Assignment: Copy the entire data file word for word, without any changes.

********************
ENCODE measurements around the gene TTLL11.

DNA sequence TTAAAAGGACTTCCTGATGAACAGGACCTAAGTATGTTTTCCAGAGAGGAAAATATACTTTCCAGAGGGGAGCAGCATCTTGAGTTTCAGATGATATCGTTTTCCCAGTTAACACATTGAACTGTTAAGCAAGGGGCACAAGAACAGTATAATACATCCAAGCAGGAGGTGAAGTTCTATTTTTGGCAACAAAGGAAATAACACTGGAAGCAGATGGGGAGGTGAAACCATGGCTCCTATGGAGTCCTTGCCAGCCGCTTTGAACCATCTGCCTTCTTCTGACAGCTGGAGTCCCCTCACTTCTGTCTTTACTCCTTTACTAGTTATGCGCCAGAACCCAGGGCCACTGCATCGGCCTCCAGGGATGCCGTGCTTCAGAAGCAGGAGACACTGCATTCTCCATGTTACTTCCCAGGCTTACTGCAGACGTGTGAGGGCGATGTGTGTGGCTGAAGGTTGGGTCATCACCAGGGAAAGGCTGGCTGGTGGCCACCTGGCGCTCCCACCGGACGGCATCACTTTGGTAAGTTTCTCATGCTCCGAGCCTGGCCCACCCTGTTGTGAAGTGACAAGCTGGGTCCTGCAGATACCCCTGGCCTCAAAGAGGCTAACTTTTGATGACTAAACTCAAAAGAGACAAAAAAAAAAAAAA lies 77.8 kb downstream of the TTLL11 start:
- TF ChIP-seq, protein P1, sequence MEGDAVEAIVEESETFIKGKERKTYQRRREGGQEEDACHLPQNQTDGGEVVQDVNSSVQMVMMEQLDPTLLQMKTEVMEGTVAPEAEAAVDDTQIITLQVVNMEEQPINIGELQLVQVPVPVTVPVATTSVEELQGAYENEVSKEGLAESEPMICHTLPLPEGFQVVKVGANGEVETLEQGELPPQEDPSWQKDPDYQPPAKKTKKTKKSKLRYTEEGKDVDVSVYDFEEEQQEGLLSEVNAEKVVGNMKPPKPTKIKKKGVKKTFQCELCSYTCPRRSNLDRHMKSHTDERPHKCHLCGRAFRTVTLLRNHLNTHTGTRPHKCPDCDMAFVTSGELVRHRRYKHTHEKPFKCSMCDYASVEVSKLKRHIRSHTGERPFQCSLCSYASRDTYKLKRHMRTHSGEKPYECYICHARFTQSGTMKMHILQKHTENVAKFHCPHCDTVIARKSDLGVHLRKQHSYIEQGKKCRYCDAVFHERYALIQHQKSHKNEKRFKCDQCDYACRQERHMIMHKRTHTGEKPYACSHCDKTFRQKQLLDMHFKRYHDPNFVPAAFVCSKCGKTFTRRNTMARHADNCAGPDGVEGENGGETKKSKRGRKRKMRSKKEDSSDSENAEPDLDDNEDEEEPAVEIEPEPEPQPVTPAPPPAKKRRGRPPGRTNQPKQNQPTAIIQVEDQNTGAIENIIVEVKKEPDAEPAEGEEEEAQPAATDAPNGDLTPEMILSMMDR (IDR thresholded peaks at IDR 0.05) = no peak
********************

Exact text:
ENCODE measurements around the gene TTLL11.

DNA sequence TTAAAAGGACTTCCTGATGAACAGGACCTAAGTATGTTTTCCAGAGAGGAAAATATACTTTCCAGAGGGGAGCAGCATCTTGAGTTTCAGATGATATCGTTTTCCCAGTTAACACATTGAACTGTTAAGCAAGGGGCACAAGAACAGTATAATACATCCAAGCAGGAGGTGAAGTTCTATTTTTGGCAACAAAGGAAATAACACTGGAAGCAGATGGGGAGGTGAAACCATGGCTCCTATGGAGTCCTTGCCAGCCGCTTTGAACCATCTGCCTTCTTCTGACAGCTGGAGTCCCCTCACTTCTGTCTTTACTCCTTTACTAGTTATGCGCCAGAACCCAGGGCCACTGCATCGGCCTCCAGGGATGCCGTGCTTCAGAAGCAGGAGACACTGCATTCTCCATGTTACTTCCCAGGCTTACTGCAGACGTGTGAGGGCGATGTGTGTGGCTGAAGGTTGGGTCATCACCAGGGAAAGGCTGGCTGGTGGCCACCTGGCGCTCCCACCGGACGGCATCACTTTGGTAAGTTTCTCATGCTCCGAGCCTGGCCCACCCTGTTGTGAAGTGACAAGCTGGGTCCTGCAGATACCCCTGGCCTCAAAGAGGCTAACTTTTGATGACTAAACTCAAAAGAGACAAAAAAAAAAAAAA lies 77.8 kb downstream of the TTLL11 start:
- TF ChIP-seq, protein P1, sequence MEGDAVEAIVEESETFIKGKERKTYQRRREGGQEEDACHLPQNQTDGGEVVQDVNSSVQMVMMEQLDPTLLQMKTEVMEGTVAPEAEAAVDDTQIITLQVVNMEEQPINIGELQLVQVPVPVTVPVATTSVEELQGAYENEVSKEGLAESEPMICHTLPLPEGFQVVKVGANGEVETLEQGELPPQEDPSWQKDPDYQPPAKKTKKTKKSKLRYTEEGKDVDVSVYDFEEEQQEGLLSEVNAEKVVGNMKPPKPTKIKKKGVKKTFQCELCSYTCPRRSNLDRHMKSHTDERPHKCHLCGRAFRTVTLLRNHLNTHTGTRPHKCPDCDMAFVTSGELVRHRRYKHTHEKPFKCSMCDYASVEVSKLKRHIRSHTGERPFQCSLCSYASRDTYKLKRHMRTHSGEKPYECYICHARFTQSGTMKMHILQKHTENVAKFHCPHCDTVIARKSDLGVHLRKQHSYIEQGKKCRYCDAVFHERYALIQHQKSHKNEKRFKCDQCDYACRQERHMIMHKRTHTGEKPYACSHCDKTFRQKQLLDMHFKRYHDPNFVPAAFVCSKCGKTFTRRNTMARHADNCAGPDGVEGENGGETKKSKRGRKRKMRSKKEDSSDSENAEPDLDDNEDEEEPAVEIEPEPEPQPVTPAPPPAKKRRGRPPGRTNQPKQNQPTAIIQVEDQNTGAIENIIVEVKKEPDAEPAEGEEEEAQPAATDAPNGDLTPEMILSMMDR (IDR thresholded peaks at IDR 0.05) = no peak